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Texas social workers drop nondiscrimination rules for LGBTQ, disabilities

Texas social workers drop nondiscrimination rules for LGBTQ, disabilities
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Texas state social workers have dropped some protections for LGBTQ Americans and people with disabilities following a recommendation from the governor's office that advised the agency governing social work in the state that its nondiscrimination policy exceeded that put in place by Texas's Occupations Code.

The Associated Press reported Monday that the decision was made at a joint meeting between the Texas State Board of Social Work Examiners and the Texas Behavioral Health Executive Council. The change, prompted by the governor's office, eliminates language from the Board of Social Work Examiners' code of conduct that prohibited social work organizations in the state from turning away people based on their gender identity, sexual orientation or disability status.

Monday's decision was sharply criticized by social work organizations and LGBTQ advocacy groups, including the Texas chapter of the National Association of Social Workers, whose director called it “incredibly disheartening.”

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“It’s disturbing, even if it’s unintentional,” Will Francis told the AP. “They created space for people to get the impression that this is allowed now. What the governor has done is put people with disabilities at risk for discrimination for no reason.”

“Many LGBTQ+ Texans struggle to access competent, quality, and affordable health care as is,” said Emmett Schelling, executive director of the Transgender Education Network of Texas in a press release from Equality Texas, an LGTBQ group.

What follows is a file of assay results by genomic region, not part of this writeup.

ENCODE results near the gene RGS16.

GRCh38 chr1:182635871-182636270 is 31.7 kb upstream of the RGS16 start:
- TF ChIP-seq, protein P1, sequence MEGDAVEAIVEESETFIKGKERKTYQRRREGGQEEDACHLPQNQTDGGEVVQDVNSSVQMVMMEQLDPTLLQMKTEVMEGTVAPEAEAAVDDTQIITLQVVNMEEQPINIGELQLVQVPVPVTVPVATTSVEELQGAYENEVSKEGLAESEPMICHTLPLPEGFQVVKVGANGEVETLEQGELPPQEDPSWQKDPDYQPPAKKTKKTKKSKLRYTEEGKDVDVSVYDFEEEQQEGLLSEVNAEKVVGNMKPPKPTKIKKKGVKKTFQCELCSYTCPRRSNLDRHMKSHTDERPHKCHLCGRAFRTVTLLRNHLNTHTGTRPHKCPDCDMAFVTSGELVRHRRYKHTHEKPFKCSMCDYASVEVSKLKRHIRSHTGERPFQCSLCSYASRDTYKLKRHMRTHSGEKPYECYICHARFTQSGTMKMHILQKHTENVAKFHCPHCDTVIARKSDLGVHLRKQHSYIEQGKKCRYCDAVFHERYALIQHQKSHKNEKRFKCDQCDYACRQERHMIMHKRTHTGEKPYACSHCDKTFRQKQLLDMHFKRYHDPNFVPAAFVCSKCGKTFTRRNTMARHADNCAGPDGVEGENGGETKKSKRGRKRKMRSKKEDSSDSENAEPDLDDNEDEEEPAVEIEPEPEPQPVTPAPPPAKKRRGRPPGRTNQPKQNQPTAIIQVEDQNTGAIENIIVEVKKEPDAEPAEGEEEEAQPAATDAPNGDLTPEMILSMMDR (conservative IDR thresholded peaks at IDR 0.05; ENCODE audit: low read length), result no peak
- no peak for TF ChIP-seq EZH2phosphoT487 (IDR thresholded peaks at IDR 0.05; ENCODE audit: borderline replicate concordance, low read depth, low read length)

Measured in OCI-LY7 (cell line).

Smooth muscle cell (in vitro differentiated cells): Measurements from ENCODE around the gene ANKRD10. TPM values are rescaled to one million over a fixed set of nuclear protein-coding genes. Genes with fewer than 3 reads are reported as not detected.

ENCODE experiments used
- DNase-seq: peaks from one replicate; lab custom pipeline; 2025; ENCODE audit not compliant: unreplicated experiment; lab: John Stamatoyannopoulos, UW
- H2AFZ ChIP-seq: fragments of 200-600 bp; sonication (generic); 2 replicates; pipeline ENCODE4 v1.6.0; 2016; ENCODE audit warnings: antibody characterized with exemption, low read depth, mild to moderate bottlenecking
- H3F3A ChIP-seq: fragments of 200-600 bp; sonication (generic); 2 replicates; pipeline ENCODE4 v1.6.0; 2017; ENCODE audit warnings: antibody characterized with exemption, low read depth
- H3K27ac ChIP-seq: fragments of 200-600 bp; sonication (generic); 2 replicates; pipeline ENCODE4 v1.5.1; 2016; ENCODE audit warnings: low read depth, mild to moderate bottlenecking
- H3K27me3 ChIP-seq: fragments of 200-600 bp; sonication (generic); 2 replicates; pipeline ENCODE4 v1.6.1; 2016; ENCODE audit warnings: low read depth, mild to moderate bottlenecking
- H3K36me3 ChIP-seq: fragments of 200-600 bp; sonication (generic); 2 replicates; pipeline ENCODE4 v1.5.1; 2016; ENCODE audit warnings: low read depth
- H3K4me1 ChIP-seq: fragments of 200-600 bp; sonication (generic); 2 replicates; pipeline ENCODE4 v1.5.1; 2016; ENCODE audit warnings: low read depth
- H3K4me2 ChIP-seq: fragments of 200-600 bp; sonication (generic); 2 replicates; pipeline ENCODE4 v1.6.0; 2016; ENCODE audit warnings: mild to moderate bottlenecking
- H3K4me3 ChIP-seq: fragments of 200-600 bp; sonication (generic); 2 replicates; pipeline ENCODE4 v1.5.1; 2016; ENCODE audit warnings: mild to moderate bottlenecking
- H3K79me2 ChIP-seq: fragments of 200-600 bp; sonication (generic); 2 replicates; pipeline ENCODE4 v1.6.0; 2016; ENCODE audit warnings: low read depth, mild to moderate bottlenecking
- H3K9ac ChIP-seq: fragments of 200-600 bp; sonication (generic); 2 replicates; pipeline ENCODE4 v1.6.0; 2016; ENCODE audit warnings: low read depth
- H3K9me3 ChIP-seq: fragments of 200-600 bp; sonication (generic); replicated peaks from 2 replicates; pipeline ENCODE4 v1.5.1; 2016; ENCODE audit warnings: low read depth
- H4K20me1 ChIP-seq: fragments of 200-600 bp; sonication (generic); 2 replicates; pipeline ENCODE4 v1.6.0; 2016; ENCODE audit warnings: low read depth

“There is always a real possibility that trans Texans specifically could be turned away or dissuaded from accessing the medical resources they need. At a time when many in our community require services to make it through an isolating pandemic, attempting to grant providers a license to discriminate is abhorrent," Schelling said.

Rep. Sylvia GarciaSylvia GarciaFacebook-backed cryptocurrency Libra changes names Katherine Clark secures No. 4 leadership spot for House Democrats Democrats to determine leaders after disappointing election MORE (D-Texas), who represents parts of Houston and the surrounding area, urged the board to reverse its decision in a statement Tuesday.

"As a former social worker, I’m appalled by the new rule the Texas State Board of Social Work Examiners approved last week," she said. "In the middle of a life-threatening, unprecedented pandemic, no one should be denied services for who they are."

"This rule change was rushed without input from professional social workers. I hope the Governor and the Board will recognize the terrible repercussions this will have on the safety and well-being of some Texans in the state and will reverse this decision immediately," added Garcia.

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A spokeswoman for Texas Gov. Greg Abbott (R) told the AP that it was "not surprising that a board would align its rules with statutes passed by the [state] Legislature" when asked for comment about the recommendation.

Updated at 5:55 p.m. on 10/20